Regional airport terminals now put a premium on image to attract customers. But at the same time, design teams must deliver highly complex functional buildings on a tight budget.
Design plays a key role in the competition between the UK's regional airports and London's big four — Heathrow, Gatwick, Stansted and Luton. Bristol International Airport's eye-catching £27m terminal building was opened by Princess Anne earlier this month as the most recently completed expansion of a regional airport. Advertised as "the gateway to Bristol and the West Country", it looks like a budget version of Stansted, complete with clear-glazed window walls and an oversailing roof supported on branched steel trees.

"The old terminal was not very memorable, and the client wanted to change perceptions," says Jonathan Gray, managing director of architect YRM. "They wanted to capture those passengers who normally drive straight past Bristol airport to Heathrow or Gatwick. So, we had to establish a style that would be recognised as suitable for international travel."

At Newcastle International Airport, a £27m extension, which opened in January, has also been conceived as a regional gateway to compete with the more dominant Manchester Airport. Here, Crispin Wride Architectural Design Studio, also working to a tight budget, has produced an elegant and airy pair of halls beneath aerofoil-shaped lightweight steel roof trusses, although Crispin Wride admits that the halls are essentially two simple boxes.

Also essential in attracting customers is a calm and clear building layout that reduces the inevitable stresses of air travel. Both terminals have clear-glazed window walls to admit maximum daylight and provide views, while the Bristol terminal is covered by a regular grid of pyramidal rooflights — another Stansted trick.

As for internal layout, passengers must be able to find their way through the terminal without confusion. "The best layouts should be self-evident, with no need for signage," says YRM's Gray. "So, we have gone for transparency in every sense."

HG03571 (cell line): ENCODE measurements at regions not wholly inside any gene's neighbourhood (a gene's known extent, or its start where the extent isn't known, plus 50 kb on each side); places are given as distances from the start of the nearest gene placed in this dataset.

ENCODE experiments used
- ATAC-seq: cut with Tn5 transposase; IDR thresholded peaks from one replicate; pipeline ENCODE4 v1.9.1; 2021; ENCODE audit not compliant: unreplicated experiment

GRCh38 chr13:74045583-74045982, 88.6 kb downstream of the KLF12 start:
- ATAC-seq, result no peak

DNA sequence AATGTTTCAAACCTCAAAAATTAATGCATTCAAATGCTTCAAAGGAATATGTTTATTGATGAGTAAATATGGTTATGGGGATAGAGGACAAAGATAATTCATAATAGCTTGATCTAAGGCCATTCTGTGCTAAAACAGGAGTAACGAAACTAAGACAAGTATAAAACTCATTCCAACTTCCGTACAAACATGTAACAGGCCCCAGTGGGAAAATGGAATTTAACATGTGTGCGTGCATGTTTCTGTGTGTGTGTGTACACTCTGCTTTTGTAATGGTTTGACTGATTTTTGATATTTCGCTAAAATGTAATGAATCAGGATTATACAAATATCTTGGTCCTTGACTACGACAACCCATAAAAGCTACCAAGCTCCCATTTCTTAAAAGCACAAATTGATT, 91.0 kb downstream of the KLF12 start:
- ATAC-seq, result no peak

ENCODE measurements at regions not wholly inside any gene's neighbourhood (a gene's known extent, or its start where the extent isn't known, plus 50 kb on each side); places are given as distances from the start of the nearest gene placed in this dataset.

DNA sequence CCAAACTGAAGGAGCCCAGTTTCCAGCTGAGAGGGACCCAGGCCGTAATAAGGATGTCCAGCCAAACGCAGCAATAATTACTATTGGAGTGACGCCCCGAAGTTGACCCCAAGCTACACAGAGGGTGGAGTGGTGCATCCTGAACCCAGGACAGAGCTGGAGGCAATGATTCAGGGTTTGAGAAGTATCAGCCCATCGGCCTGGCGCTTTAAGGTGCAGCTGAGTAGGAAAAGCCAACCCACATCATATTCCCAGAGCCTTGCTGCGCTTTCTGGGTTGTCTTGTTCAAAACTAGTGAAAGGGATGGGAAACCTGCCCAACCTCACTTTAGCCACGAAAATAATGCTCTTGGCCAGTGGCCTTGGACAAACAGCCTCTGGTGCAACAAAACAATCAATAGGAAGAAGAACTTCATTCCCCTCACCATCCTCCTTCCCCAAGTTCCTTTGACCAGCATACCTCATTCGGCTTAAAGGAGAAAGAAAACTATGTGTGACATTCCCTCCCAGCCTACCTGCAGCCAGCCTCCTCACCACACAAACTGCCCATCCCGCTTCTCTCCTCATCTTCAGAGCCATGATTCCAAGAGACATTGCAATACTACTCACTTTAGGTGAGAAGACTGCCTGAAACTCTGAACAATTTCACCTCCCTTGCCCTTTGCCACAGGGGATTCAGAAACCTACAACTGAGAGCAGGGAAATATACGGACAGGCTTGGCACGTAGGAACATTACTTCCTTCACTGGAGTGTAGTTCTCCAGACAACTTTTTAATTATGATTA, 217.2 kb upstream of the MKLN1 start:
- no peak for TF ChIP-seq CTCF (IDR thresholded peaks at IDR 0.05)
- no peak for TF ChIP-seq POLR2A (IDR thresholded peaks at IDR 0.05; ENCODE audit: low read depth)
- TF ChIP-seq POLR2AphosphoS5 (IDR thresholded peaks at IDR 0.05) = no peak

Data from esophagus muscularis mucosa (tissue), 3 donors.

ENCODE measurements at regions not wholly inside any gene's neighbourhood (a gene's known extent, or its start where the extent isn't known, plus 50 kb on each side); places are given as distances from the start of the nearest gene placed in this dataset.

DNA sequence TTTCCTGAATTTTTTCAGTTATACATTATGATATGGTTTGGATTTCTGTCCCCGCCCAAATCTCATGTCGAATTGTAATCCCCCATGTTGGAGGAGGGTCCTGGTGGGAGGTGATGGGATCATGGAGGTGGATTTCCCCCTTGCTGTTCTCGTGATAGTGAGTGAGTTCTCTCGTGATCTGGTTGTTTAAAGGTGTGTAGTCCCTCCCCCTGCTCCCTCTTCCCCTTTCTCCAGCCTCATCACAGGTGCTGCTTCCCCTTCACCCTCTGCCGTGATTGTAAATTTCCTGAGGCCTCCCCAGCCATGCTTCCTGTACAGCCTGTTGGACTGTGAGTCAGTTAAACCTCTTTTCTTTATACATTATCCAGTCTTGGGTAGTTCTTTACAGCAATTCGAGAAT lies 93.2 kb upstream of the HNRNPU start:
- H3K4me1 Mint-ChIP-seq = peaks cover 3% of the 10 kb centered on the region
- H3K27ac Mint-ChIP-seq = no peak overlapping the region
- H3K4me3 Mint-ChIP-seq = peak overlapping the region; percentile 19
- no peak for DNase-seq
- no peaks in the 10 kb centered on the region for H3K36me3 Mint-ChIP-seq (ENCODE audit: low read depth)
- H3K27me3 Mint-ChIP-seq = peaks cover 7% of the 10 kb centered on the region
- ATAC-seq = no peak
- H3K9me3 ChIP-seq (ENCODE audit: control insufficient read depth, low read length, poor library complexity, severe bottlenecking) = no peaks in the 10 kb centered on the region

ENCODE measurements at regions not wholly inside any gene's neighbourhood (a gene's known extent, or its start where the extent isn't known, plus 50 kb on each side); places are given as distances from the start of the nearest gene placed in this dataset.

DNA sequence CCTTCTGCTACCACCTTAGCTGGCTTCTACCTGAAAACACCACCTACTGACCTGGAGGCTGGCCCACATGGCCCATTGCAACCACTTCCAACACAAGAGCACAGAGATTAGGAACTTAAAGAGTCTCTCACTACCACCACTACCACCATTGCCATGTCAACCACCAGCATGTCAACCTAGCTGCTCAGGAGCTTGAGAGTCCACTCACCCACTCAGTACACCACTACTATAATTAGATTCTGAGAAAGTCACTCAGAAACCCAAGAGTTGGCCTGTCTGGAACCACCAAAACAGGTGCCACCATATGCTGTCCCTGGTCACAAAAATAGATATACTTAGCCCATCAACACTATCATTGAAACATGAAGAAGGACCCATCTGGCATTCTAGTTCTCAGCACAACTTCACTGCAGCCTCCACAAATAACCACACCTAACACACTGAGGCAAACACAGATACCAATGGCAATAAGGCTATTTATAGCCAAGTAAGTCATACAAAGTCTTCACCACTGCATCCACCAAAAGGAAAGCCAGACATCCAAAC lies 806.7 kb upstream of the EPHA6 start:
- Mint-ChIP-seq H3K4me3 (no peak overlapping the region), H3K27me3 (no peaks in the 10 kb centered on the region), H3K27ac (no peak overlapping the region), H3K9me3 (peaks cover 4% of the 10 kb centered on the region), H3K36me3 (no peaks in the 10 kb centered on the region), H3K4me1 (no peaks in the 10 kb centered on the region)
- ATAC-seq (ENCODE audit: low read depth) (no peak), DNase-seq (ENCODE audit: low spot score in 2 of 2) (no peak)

In most latter-day regional air terminals, including Bristol and Newcastle, the various functions are logically arranged in three parallel strips. The main check-in concourse is inevitably located on the landside, while the departures lounge and arrivals baggage reclaim overlook the runway. An intermediate zone containing passport and customs controls, toilets, services and vertical circulation is usually sandwiched between the two.

At Bristol, the three strips are housed within three rows of identical structural bays measuring 21.6 m square. At Newcastle, the airside and landside accommodation are similarly housed beneath trusses with a clear span of 27 m, but the central services are contained within a narrower 12 m wide strip that doubles as a rigid backbone to stiffen the entire superstructure.

Despite these compact, logical layouts, passenger flows are not as straightforward as they might be. Circulation is deliberately made more tortuous so that passengers can be ensnared by one of the airport operating companies' main moneyspinners – retail.

"There is a need to string out the separate operational and commercial functions," explains Wride. "The effect is that passengers end up zig-zagging through the building."

At Newcastle, passengers are directed through a cluster of shops on their way to the long pier to the waiting aircraft. At Bristol, shops and a restaurant are housed in a mezzanine to the upper floor directly beneath the roof trusses.

On a purely functional level, "the key issue of air terminal design is to cater for continual growth," says Wride. His extension, designed in association with his practice's parent engineering firm, Gibb, is the first phase of a four-phase masterplan to cope with airport growth over 20 years. All four phases have the identical form of a double shed with central service zone, and these can be strung together end to end. Bristol's new terminal of identical bays is similarly extendable at either end.

Adaptability for inevitable changes in layout is no less vital; hence the use of wide-span structures that will not get in the way of internal rearrangements.

The need to minimise disruption to airport operations also points to prefabricated construction. Both the Bristol and Newcastle terminals have used lightweight prefabricated steel trusses and cladding panels that could be craned quickly into position with the minimum of messy wet trades.

Finally, clients are becoming increasingly aware of the need to cut ongoing energy and maintenance costs; hence the high level of natural daylighting through wall and roof glazing. And, at Bristol, the lofty halls are comfort-cooled by an energy-saving displacement system. In addition, the oversailing roof canopy shades the perimeter window walls from excessive solar gain.

The design of regional airport terminals is a matter of balancing commodity, firmness and delight. And doing so on a budget.